Showing posts with label cat flap. Show all posts
Showing posts with label cat flap. Show all posts

Sunday 12 May 2024

Lord Blencathra would ban cat flaps to protect wildlife

Lord Blencathra sits in the House of Lords in Parliament. He is a peer of the realm and a life peer. He was a former Member of Parliament (MP) for Penrith and The Border from 1983 to 2010. He wants to protect wildlife and he has some ideas in that respect which he announced in the House of Lords which has been reported by The Telegraph.

Lord Blencathra would ban cat flaps to protect wildlife
The Rt Hon Lord Blencathra.

One of his silliest ideas (and I'll explain why I think it's silly) is that all cat flaps in the UK should be banned under the law. He doesn't believe that cats should be allowed to come and go as they please from indoors to outdoors (which is not an unreasonable thought of itself). 

And to justify that attitude he says that "All independent studies suggest that cats allowed the wonder will kill about 260 million mammals per annum in the UK and 60 million garden birds."

He doesn't say that these statistics are based on estimates from relatively small-scale studies. There is a lot of incidental information that one needs to bring into the equation when you talk about domestic cat predation on wildlife. But that is another story.

In addition to banning cat flaps and allowing cats out manually through the back door when the sun rises and after the sun has set, he suggests that all domestic cats allowed outside should wear bells on collars.

This last suggestion is fairly reasonable because although domestic cats learn to keep the bells as quiet as possible when stalking prey, bells on collars can help save the lives of some birds stalked by domestic cats. I can't see a problem with that suggestion in general terms but both his suggestions are unenforceable.


If a government makes a law in any field of human life, it has to be enforceable to be effective. That means that if somebody breaks the new law it must come to the notice of the authorities and law enforcement. The prosecution services should prosecute the individual and punish them under the law.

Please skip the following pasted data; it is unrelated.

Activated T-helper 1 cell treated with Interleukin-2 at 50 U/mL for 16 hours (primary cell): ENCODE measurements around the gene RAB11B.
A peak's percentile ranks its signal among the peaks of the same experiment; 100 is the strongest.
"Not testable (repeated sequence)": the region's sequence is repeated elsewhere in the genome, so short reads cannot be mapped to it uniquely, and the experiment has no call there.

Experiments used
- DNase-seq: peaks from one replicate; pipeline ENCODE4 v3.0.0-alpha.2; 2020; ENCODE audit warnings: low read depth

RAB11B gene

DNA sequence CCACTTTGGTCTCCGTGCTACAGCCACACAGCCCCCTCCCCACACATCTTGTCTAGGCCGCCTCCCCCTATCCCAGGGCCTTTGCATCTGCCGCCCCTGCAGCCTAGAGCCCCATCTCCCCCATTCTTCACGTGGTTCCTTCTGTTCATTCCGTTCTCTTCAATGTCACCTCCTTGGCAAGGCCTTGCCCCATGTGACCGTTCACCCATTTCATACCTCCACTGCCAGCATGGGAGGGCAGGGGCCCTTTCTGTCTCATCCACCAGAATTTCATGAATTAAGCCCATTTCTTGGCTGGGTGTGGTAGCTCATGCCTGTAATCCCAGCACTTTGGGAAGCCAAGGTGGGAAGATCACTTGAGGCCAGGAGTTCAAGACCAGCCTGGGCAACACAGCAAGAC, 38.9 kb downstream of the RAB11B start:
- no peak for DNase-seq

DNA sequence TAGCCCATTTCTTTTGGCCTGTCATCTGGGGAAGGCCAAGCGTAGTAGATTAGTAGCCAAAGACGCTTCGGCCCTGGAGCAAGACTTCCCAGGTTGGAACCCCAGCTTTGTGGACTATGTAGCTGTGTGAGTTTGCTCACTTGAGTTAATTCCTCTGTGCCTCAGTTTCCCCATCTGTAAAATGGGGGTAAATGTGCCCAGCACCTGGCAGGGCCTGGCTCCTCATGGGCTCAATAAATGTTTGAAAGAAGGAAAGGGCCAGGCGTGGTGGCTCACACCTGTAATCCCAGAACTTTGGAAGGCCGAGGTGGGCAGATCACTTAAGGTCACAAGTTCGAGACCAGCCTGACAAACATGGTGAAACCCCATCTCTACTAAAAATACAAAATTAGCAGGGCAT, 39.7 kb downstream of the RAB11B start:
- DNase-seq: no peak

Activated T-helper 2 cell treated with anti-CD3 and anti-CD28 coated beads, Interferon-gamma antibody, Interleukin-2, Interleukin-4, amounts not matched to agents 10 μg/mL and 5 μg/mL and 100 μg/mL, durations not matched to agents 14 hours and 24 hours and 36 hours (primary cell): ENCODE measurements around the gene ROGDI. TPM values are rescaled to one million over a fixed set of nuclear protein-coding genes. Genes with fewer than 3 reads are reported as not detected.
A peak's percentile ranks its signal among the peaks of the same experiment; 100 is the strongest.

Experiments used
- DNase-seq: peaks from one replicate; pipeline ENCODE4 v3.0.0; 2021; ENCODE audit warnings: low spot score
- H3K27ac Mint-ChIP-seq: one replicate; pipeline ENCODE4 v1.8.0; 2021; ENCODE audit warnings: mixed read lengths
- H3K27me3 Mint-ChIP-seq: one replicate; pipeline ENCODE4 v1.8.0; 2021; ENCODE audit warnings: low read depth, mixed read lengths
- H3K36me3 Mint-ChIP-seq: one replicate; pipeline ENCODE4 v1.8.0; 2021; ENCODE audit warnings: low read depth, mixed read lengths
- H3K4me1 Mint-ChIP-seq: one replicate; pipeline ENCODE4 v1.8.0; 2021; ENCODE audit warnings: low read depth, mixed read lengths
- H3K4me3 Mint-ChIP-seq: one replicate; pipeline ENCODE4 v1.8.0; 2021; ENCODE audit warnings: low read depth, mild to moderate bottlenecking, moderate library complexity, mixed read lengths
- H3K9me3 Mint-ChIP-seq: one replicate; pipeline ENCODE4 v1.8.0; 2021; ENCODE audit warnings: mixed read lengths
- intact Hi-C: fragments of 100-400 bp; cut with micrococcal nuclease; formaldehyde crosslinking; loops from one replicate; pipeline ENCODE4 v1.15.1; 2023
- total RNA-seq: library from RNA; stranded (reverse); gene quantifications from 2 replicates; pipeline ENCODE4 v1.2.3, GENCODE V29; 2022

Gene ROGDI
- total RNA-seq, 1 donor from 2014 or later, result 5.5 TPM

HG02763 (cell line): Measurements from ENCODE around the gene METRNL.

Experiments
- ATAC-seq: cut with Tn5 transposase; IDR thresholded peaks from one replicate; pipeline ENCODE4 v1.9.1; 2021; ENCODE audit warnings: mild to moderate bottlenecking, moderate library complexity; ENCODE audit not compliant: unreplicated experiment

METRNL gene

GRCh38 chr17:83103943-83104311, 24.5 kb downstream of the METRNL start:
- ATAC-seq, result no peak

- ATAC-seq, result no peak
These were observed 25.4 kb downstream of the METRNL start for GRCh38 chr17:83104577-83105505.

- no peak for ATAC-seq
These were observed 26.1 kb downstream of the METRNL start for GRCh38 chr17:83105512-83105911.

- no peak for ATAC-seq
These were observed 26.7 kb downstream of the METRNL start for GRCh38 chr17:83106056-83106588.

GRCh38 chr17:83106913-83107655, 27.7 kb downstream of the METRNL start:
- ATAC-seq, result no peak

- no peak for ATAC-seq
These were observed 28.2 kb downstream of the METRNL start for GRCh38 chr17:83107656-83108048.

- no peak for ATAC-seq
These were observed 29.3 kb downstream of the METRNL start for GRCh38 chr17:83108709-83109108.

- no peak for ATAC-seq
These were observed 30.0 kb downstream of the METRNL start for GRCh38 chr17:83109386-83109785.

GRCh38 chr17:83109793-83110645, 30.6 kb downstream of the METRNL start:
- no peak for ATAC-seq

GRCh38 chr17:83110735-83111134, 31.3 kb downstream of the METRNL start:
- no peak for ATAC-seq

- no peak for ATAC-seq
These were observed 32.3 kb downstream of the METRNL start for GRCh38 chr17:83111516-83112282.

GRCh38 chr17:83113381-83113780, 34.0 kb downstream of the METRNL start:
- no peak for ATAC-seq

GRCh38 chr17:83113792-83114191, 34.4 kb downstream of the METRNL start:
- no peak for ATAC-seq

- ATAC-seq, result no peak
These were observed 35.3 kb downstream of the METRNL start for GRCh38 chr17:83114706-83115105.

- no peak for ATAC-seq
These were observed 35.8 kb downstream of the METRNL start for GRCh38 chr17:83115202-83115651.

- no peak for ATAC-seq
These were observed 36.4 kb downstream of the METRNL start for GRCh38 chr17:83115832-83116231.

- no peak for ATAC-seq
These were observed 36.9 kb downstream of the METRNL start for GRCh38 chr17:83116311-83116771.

How is law enforcement going to find out if a homeowner has a cat flap in their back door or not? There are many millions of them across the UK. No one knows who's got one and no one knows who has not got one. No one in authority can check because they open to the backdoor in the backyard which is invisible from the street.

Neighbours will or might know but that means that neighbours have to spy on neighbours which is going to cause friction. If that goes on across the country it is going to create a problem in society. You cannot rely on neighbours to spy on other neighbours as happened in East Germany during the communist era.

So Lord Bethcathra's suggestion is foolish and entirely unworkable. It will never happen.

And therefore I don't see why he's bothering to suggest it in a debating chamber in the Houses of Parliament. He is wasting his time, the time of the other lords in the debating chamber and he is wasting taxpayers money who pays him to be there.

It's also unworkable to enforce a law which makes it mandatory for domestic cats to wear bells on collars. It's easier to enforce it than the cat flap proposed law but it is still unenforceable. It would rely upon neighbours spying on neighbours as well.